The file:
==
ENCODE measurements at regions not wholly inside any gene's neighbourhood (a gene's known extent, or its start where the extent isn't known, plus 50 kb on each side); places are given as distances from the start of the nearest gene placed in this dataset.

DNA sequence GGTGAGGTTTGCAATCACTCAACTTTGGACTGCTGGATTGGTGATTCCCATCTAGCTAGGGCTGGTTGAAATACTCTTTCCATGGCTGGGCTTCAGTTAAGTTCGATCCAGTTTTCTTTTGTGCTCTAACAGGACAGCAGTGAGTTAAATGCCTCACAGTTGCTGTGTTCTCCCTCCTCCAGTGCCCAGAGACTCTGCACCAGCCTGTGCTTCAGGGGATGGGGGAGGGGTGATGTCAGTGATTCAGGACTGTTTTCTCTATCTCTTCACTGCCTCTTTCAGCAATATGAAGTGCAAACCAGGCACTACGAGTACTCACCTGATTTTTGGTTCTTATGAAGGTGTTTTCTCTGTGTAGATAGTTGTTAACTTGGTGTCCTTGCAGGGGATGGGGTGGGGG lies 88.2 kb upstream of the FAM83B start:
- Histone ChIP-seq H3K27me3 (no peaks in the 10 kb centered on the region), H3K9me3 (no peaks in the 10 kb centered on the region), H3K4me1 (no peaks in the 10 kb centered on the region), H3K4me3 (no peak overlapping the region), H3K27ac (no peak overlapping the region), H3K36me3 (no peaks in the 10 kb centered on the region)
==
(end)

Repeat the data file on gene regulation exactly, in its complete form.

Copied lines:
ENCODE measurements at regions not wholly inside any gene's neighbourhood (a gene's known extent, or its start where the extent isn't known, plus 50 kb on each side); places are given as distances from the start of the nearest gene placed in this dataset.

DNA sequence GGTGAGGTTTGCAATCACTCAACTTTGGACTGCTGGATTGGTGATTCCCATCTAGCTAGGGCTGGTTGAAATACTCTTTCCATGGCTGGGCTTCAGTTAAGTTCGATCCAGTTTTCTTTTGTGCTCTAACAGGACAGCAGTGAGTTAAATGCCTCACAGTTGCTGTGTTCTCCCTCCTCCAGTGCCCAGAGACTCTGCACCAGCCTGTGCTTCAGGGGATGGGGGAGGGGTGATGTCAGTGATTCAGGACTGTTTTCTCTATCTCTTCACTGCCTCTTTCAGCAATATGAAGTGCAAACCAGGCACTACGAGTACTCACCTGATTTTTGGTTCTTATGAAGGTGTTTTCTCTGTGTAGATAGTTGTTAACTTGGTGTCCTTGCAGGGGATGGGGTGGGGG lies 88.2 kb upstream of the FAM83B start:
- Histone ChIP-seq H3K27me3 (no peaks in the 10 kb centered on the region), H3K9me3 (no peaks in the 10 kb centered on the region), H3K4me1 (no peaks in the 10 kb centered on the region), H3K4me3 (no peak overlapping the region), H3K27ac (no peak overlapping the region), H3K36me3 (no peaks in the 10 kb centered on the region)